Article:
Taking Center Stage: Cameron Professor Ben Williams

Taking Center Stage: Cameron Professor Ben Williams

By Neal Kirmer

Staff Writer

Cameron University Assistant Professor of Theater Ben Williams does not fit the image of a traditional college professor. With a shaved head that is often covered in a newsboy cap, a neatly trimmed beard and pierced ears, he is younger than most would imagine a college professor to be.

Williams is part of a new generation of college educators who are breaking the preconceived notions of who someone in academia should be. This new breed of professor dresses more like the students in their classes and are often mistaken for students themselves. They have visible tattoos.  They are more connected with the students. They know the language and trends that are popular with their students.

Like many of the new generation of educators, Williams possesses an innate ability to connect with students.

“I fall into the Millennial generation,” Williams said. “There is a lot of relatability between Millennials and Gen Z. A lot of the struggles are the same. A lot of the things that they are going through, it hasn’t been that long for me since I last went through them.”

Williams instructs students in Technical Direction, Scenic Design, Lighting Design and Sound Design. He did not initially look for a career in Stage Theater; he intended to gain an education in vocal music.

“I didn’t really find what I was looking for there and ended up doing more theater in college than music,” Williams said. “I found out quickly that I can’t act [laughs], but I really enjoy doing things back stage.”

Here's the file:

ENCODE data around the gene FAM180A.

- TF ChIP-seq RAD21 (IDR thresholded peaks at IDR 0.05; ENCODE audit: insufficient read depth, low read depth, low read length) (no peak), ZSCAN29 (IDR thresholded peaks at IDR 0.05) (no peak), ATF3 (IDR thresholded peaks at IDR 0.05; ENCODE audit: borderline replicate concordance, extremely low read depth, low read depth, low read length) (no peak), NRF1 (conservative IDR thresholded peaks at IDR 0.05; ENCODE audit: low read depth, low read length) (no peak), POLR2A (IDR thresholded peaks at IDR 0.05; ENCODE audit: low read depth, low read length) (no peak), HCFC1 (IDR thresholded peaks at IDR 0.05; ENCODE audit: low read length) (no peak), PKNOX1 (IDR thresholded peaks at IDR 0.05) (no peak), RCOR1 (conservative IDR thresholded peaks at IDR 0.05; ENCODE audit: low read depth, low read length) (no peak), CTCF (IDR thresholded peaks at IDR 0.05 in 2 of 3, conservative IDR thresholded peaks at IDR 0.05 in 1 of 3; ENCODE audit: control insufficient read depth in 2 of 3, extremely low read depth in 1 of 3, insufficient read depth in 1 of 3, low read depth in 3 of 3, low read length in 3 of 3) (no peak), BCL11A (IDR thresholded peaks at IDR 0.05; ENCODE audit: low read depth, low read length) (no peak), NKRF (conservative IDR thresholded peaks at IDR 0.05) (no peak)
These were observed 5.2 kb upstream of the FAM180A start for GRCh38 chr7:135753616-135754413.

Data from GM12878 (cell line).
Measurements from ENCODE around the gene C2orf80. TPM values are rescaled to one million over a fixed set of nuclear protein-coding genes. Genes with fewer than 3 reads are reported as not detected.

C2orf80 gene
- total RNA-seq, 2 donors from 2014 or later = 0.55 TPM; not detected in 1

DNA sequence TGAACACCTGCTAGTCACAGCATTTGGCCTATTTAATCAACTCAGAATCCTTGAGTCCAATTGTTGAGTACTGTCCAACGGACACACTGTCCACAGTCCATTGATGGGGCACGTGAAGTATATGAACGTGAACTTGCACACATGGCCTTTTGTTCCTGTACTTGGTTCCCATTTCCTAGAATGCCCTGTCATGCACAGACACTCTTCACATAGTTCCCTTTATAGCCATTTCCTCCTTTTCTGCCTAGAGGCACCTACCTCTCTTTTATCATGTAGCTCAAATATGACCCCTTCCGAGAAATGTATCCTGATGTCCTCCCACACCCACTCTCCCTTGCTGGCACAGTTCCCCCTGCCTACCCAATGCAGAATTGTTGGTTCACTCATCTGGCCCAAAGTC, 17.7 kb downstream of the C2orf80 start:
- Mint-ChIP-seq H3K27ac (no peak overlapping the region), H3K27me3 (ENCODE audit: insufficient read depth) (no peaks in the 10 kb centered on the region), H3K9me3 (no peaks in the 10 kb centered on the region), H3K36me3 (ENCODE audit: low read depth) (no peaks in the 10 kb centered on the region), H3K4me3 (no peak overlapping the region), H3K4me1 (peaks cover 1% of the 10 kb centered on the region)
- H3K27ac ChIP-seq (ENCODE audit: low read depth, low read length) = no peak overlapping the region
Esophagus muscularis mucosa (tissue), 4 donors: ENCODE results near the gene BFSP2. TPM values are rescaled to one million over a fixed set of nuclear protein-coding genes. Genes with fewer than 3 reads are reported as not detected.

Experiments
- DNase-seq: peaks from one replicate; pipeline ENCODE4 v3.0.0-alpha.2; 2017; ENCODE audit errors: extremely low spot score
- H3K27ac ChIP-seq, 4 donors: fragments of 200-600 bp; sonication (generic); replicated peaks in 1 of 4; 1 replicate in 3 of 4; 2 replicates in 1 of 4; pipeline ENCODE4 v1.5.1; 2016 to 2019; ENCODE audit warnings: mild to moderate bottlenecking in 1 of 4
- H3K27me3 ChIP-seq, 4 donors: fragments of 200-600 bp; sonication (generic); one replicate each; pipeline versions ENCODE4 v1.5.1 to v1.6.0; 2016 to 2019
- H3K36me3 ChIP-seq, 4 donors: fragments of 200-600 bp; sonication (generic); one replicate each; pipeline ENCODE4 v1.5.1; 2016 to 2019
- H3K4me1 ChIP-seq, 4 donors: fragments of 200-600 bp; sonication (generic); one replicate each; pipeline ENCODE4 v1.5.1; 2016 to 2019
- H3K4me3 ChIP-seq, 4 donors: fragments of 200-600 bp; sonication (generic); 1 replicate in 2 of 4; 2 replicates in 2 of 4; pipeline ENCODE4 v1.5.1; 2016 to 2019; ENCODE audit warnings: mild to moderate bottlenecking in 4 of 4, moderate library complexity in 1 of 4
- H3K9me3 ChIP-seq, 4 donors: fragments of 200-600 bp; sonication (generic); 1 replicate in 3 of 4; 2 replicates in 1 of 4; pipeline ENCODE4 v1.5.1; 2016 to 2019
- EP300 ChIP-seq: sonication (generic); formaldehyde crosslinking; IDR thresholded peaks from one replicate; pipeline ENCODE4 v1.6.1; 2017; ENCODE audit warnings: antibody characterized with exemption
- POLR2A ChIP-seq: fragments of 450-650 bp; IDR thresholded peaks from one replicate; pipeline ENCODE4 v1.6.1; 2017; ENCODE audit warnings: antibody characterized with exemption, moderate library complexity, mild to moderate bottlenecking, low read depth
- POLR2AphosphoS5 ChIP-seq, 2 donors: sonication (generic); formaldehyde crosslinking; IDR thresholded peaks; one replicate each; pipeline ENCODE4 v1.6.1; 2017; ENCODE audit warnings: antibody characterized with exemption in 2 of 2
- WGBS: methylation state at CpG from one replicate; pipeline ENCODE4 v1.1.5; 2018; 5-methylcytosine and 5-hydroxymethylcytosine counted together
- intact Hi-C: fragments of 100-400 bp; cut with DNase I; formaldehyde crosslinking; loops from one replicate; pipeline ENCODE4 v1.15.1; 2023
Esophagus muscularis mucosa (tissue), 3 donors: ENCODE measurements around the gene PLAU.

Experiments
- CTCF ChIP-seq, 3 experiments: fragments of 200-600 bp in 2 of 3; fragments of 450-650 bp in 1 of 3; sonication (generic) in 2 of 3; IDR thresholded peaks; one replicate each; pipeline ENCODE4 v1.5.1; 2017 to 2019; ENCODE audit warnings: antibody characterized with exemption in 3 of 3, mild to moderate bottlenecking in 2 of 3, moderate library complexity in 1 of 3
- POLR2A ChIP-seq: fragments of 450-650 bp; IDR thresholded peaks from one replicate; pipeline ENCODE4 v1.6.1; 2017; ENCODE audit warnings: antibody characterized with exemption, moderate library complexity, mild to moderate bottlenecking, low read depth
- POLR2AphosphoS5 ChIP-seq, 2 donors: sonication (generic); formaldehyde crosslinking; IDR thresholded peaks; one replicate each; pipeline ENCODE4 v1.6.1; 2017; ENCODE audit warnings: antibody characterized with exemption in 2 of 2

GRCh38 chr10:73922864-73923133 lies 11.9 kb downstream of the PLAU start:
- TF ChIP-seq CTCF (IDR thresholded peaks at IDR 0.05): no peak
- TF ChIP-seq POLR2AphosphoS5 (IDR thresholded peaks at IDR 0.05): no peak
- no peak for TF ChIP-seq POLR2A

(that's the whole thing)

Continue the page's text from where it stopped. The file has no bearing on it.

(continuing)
Williams’s love for the technical side of theater afforded him many opportunities. He attended graduate school at Kent State where he received his Master’s degree. In the past, he worked in Virginia with the Alluvian Stage Company as well as in California with the Pacific Conservatory Theatre.

Later, Williams and his wife, Susie, moved to Kansas to be closer to family. Job opportunities led him to Lawton to work at the Lawton Community Theatre (LCT) which eventually led to a position at Cameron University.

“I was looking for a full-time job and they [LCT] didn’t have something available,” Williams said, “but they knew that the previous professor was retiring and they put my name in.”

Williams sees himself at Cameron for the foreseeable future. With connections to local theater groups as well as his duties at Cameron, there is no shortage of activities to keep himself busy.

“The other day I built a gelatinous cube. There is always interesting things to build that you would never think about,” Williams said. “I enjoy watching other people learn about these things and light up when they create them.”

Shayson Lenee’ is one of Williams’s students in the Theatre Department. Williams’s relatability is one of the things that draws students to his classes.

“He easily relates to all the struggles that we bring,” Lenee’ said. “He uplifts us. When he walks into a room you become comfortable. You know that he doesn’t just want to be a teacher; he wants to be somebody who helps students.”

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